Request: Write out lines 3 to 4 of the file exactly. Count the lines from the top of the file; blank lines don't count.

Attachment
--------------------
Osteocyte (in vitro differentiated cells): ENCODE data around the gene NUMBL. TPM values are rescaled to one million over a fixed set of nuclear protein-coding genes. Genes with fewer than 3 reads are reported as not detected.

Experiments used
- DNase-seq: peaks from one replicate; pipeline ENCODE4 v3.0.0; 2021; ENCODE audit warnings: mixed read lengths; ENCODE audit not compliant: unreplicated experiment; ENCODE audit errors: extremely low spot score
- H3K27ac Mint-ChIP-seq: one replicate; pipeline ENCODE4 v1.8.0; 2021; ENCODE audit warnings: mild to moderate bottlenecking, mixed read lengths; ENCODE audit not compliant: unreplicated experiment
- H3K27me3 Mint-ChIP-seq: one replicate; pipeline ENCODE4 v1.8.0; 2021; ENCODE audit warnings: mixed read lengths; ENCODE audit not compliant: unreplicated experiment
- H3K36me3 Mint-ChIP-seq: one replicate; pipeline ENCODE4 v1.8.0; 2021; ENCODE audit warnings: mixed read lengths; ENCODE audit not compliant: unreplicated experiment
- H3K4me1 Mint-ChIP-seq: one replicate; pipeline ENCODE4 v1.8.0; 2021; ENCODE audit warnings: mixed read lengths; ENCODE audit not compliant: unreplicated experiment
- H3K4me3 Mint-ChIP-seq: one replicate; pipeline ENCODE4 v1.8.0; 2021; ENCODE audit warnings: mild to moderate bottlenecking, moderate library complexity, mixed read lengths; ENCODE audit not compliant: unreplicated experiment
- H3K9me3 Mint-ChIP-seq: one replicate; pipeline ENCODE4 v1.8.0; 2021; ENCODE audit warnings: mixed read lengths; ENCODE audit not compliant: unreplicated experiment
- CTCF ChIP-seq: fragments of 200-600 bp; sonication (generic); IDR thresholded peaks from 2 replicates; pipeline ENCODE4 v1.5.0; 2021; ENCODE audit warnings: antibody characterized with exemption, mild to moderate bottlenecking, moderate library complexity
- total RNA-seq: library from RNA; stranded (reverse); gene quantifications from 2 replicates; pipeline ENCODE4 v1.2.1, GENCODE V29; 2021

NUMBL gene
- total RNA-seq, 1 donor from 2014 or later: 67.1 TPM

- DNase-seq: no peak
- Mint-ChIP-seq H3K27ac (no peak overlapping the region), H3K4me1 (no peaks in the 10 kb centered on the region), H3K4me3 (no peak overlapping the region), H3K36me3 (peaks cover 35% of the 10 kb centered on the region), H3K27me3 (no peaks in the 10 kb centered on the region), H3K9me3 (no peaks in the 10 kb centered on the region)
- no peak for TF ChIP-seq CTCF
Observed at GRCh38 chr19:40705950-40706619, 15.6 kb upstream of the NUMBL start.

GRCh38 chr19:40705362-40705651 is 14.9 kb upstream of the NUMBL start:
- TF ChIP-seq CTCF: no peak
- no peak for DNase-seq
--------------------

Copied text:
- DNase-seq: peaks from one replicate; pipeline ENCODE4 v3.0.0; 2021; ENCODE audit warnings: mixed read lengths; ENCODE audit not compliant: unreplicated experiment; ENCODE audit errors: extremely low spot score
- H3K27ac Mint-ChIP-seq: one replicate; pipeline ENCODE4 v1.8.0; 2021; ENCODE audit warnings: mild to moderate bottlenecking, mixed read lengths; ENCODE audit not compliant: unreplicated experiment